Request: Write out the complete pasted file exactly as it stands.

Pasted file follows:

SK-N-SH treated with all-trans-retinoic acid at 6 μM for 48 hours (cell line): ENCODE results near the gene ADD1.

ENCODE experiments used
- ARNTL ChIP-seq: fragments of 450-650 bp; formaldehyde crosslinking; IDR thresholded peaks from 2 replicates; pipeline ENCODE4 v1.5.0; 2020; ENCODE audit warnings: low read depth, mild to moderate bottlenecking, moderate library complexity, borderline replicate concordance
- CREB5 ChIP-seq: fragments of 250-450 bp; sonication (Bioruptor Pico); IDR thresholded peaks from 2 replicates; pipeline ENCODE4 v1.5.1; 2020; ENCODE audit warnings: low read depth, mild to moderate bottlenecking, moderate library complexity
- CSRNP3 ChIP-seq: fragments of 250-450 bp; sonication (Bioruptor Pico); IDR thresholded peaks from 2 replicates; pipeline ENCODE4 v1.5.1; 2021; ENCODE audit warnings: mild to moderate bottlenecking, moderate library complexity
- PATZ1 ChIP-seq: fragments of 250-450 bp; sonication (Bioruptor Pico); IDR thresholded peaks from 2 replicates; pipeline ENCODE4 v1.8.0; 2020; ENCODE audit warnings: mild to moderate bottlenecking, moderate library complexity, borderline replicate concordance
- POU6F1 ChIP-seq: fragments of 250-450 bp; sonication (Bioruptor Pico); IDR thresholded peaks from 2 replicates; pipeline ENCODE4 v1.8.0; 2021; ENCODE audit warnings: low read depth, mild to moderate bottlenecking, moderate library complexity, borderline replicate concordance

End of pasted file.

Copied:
SK-N-SH treated with all-trans-retinoic acid at 6 μM for 48 hours (cell line): ENCODE results near the gene ADD1.

ENCODE experiments used
- ARNTL ChIP-seq: fragments of 450-650 bp; formaldehyde crosslinking; IDR thresholded peaks from 2 replicates; pipeline ENCODE4 v1.5.0; 2020; ENCODE audit warnings: low read depth, mild to moderate bottlenecking, moderate library complexity, borderline replicate concordance
- CREB5 ChIP-seq: fragments of 250-450 bp; sonication (Bioruptor Pico); IDR thresholded peaks from 2 replicates; pipeline ENCODE4 v1.5.1; 2020; ENCODE audit warnings: low read depth, mild to moderate bottlenecking, moderate library complexity
- CSRNP3 ChIP-seq: fragments of 250-450 bp; sonication (Bioruptor Pico); IDR thresholded peaks from 2 replicates; pipeline ENCODE4 v1.5.1; 2021; ENCODE audit warnings: mild to moderate bottlenecking, moderate library complexity
- PATZ1 ChIP-seq: fragments of 250-450 bp; sonication (Bioruptor Pico); IDR thresholded peaks from 2 replicates; pipeline ENCODE4 v1.8.0; 2020; ENCODE audit warnings: mild to moderate bottlenecking, moderate library complexity, borderline replicate concordance
- POU6F1 ChIP-seq: fragments of 250-450 bp; sonication (Bioruptor Pico); IDR thresholded peaks from 2 replicates; pipeline ENCODE4 v1.8.0; 2021; ENCODE audit warnings: low read depth, mild to moderate bottlenecking, moderate library complexity, borderline replicate concordance